Cautious approach needed for temporary mobility motions to protect child’s best interests
The Ontario Court of Justice has found that a mother’s conduct and contravention of court orders constituted compelling reasons to change the status quo and has issued a temporary order placing the child in the father’s primary care.
In Wiafe v. Afoakwa-Yeboah, 2021 ONCJ 68, the parties, who were in a relationship from around October 2016 to February 2019 and who never lived together, had a child who was born in 2017 and who stayed in the primary care of the mother since birth. In February 2019, the mother asked the father to sign the child’s passport and a consent for her to travel with the child to Ghana. The father signed the consent and agreed for the child to stay in Ghana for three weeks starting in May, but this stay was extended to five or six months.
The mother and the child returned to Toronto by November 2019. A consent court order dated Nov. 8, 2019 temporarily directed that the child not be removed from the Greater Toronto Area without the prior written consent of the other parent or a further court order, but the mother moved with the child to London, Ontario in June 2020. The child has been in the father’s care since October 2020.
The parties have been involved in extensive litigation, including a motion by the father seeking the child’s return to Toronto or the Peel Region, seeking to ensure that the child’s residence not be changed without consent and seeking to place the child in his primary care. The mother, on the other hand, asked for an order giving her permission to move with the child to London, Ontario, among other things.
The Ontario Court of Justice issued a temporary order which would be stayed until the court has rendered a trial decision. This order placed the child in the father’s primary care and set the child’s residence at the City of Toronto or at the Greater Toronto Area. The mother would have weekly parenting time once she complied with certain conditions, including informing the father of her current address and contact number.
Under the order, the mother would have weekly virtual access to the child, which the father would supervise and could end if the mother said anything he considered inappropriate. The father could also immediately suspend the mother’s parenting time if she failed to abide by the order’s terms.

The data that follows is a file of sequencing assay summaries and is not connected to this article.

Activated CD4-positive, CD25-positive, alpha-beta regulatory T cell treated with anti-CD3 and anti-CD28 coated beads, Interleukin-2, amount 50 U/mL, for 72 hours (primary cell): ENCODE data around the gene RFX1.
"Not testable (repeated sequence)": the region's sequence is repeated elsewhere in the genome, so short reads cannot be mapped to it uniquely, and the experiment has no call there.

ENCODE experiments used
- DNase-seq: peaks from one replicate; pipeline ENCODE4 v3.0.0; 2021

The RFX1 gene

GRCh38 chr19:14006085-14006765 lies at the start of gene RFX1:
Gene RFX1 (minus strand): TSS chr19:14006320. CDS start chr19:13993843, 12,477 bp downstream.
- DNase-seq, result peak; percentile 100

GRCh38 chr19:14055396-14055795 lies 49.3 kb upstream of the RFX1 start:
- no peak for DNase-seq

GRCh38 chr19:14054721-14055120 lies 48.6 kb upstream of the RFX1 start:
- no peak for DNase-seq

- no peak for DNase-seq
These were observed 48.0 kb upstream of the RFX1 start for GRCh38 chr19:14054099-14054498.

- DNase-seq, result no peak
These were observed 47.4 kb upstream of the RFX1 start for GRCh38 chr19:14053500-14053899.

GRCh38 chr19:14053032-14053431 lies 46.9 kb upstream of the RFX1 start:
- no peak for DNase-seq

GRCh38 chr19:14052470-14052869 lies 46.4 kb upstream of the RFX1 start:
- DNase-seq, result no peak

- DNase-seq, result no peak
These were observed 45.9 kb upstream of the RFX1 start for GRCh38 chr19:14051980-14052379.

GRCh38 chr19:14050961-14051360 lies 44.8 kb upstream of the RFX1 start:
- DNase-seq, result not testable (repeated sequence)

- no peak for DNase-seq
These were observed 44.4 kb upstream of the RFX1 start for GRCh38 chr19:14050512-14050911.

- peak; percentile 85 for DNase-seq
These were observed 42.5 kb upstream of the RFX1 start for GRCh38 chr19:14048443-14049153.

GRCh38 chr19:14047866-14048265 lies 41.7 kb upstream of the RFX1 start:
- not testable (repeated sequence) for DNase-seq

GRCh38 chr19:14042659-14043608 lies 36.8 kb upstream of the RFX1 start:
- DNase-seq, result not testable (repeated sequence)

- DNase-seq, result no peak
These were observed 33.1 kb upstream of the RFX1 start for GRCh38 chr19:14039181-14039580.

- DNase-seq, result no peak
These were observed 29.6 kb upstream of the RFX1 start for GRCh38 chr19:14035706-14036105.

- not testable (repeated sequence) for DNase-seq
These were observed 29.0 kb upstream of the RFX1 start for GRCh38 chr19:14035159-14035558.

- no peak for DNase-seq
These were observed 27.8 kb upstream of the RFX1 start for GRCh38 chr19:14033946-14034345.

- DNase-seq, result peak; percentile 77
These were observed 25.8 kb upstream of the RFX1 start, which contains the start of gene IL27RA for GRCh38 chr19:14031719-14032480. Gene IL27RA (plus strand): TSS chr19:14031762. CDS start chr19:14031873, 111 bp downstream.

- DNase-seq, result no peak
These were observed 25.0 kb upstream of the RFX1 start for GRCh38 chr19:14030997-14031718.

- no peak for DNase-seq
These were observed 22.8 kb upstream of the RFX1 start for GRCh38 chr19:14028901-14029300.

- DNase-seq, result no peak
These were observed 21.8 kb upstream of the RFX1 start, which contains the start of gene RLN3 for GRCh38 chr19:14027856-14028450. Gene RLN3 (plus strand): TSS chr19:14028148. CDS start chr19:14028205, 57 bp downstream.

In its reasoning, the court disapproved of the mother’s unilateral removal of the child from the Greater Toronto Area without the father’s consent and without the court’s approval. The court found no credible evidence for the mother’s move to London in violation of the court order banning such a move.
“A cautious approach should be taken on temporary motions with respect to mobility to safeguard the best interests of a child and to avoid a parent’s manipulation of the court process,” wrote Justice Roselyn Zisman for the Ontario Court of Justice.
However, the court stayed the implementation of the order for the child’s return to the Greater Toronto Area until it has rendered the trial decision because the immediate return might jeopardize the subsidized housing that the mother obtained in London.
On the issue of which parenting arrangement would serve the child’s best interests, the court ordered that the child remain in the father’s care because the mother’s conduct and defiance of court orders amounted to compelling reasons to temporarily change the status quo. The court noted that the mother breached the consent order when she moved the child to London and caused the delay of the motion when she failed to serve and file her responding motion materials. The court questioned the mother’s priorities and disapproved of her misrepresentations, the tone of her affidavits and her approach to the litigation.
“The many references to the judicial system being unfair to her, the errors by judicial officers, accusations against opposing counsel and the father of engaging in unethical tactics and accusations of conspiracy against court staff lead me to conclude that she is intent upon escalating the conflict,” wrote Zisman.